Three years into a pilot program launched in East New York to convert illegal basement apartments into safe and regulated dwellings, the scheme has shown minimal progress, according to a new report.
Tens of thousands of New Yorkers live in basement units, most of which are not legal residences under local law.
As a result, many are unsafe to live in because homeowners can’t get permits to make changes to illegal dwellings, landlords who would like to make their basement units safer are barred from doing so.
Making matters worse, tenants have no standing to take action against landlords if their homes aren’t up to snuff.
In 2019, the city created the Basement Apartment Conversion Pilot Program to help low-income homeowners in East New York and Cypress Hills renovate their below-ground units with financial and technical assistance from the city.
More than 8,000 homes were initially identified as potential candidates, and just over 100 made it through several rounds of eligibility screening by the city’s Department of Housing Preservation and Development and its partners, including the Citizens Housing Planning Council.
But as of May 2023, just one home is actively undergoing construction to renovate its underground unit, and only five are enrolled in the program at all, according to CHPC’s interim report.
State regulations block legal conversions
City and state regulations regarding density, ceiling height, and even the number of parking spaces required for a given home have prevented thousands of other nearly-eligible homeowners from enrolling in the program, per the report.
“We have learned a great deal,” said CHPC executive director Howard Slatkin. “Would we want to have many more buildings in the pilot program right now? Absolutely. But we’ve identified the very specific kinds of regulatory obstacles that we’re facing and some strategies to get past them.”
One of the most significant obstacles facing the pilot is the state’s Multiple Dwelling Law, which tightly regulates conditions in rental units. Some of the law’s stipulations — like the number of fire escapes or windows a unit must have — are necessary for tenant safety.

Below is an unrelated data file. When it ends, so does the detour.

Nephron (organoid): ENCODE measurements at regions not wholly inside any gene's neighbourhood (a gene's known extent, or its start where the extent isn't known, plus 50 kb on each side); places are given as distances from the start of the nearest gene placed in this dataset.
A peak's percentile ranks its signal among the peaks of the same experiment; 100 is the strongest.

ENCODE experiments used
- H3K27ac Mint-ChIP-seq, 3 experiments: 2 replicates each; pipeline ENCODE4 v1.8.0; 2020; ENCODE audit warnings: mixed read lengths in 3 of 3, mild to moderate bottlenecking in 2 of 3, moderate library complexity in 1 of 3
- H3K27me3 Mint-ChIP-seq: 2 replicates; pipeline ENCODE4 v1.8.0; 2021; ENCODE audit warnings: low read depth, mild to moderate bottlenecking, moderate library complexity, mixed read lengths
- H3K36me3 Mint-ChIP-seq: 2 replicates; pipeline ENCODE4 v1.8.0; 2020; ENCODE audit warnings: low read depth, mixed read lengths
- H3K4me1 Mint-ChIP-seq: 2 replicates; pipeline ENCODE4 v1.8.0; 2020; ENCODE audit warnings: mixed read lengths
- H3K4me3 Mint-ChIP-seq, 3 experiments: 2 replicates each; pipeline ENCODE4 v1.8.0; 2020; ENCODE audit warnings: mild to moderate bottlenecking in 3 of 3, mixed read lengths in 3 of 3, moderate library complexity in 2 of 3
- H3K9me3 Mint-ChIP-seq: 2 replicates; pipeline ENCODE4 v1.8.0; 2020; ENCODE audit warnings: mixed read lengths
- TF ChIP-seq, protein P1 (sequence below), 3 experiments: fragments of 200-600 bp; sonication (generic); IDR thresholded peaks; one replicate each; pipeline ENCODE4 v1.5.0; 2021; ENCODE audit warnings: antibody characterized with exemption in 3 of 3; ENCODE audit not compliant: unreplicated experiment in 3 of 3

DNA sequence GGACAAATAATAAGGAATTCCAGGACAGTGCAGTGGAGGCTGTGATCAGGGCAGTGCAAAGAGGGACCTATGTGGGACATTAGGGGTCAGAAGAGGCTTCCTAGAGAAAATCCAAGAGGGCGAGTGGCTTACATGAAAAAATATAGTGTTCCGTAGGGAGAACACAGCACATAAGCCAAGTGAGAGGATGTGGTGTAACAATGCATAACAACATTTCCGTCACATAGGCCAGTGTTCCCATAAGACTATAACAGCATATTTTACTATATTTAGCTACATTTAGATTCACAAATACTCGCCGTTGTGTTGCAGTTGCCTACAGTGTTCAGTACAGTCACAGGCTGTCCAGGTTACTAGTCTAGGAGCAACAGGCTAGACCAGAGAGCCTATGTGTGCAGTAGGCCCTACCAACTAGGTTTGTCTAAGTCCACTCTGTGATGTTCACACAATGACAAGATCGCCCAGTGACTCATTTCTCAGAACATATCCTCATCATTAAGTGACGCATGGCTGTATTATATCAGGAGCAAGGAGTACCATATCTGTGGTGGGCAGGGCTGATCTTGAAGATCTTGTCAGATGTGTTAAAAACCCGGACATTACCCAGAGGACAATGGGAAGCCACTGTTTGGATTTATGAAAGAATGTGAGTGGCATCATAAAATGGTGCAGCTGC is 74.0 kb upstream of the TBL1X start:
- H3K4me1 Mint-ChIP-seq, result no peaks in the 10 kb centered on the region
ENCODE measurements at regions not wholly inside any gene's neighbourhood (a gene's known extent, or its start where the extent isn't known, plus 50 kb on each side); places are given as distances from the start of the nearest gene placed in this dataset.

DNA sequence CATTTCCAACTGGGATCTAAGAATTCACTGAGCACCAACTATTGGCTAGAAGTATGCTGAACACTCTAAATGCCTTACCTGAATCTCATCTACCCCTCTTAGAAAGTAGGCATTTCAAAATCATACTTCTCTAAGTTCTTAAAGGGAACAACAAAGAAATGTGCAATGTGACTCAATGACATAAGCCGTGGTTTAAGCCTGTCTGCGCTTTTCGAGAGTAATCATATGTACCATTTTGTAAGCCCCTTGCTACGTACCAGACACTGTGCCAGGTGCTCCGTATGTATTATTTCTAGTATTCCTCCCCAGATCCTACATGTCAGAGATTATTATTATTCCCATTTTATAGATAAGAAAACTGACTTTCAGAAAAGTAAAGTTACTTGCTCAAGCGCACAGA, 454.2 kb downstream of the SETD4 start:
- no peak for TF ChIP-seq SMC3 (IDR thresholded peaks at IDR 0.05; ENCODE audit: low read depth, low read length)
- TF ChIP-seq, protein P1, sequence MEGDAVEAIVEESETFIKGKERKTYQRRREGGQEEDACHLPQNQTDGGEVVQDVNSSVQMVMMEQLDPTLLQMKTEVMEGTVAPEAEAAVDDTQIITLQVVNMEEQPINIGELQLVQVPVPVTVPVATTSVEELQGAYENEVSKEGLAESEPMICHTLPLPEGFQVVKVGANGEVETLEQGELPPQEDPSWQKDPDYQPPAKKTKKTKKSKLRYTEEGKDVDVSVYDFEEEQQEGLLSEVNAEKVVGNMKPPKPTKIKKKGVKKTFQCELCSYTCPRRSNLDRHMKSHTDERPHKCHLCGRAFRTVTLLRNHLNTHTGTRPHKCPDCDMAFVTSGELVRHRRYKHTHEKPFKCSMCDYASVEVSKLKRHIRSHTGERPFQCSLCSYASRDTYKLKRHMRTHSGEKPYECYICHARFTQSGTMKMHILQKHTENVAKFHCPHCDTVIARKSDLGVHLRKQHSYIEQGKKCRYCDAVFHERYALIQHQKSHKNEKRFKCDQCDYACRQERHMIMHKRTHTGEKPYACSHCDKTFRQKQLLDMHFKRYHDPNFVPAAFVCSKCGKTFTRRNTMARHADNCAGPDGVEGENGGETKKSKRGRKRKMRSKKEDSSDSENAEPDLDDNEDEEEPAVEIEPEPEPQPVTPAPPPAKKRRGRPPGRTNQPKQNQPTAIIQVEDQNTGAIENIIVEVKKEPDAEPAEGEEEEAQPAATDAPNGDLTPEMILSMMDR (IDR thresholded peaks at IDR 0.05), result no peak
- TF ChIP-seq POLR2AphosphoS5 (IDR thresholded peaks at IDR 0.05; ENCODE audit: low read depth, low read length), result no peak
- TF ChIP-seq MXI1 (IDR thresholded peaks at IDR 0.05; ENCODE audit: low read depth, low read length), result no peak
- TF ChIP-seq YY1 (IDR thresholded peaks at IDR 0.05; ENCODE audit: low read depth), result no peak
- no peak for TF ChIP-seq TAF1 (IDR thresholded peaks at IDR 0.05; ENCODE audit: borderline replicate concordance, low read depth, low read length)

But some, like mandates regarding the ceiling height of a basement unit, are only standing in the way.
Under the pilot program, basement apartments are required to have ceilings at least 7’6” high — which, in many cases, would require homeowners to excavate several inches of dirt from below their homes, which can cost hundreds of thousands of dollars.
Per the report, those slightly higher ceilings don’t “appreciably improve safety,” but the regulation did disqualify dozens of homes from participating in the pilot program.
It’s not about fixing the Multiple Dwelling Law, Slatkin said, but aligning regulations to give the city the “key” to opening the door to successful basement apartment conversions.
Lawmakers have repeatedly proposed making changes to the law — last year, state Sen. Brian Kavanagh, who used to represent Brooklyn — introduced a bill that would pave the way for legal, affordable conversions.
Gov. Kathy Hochul even voiced her support for changes in her ambitious housing proposal earlier this year, but none of the proposals have panned out.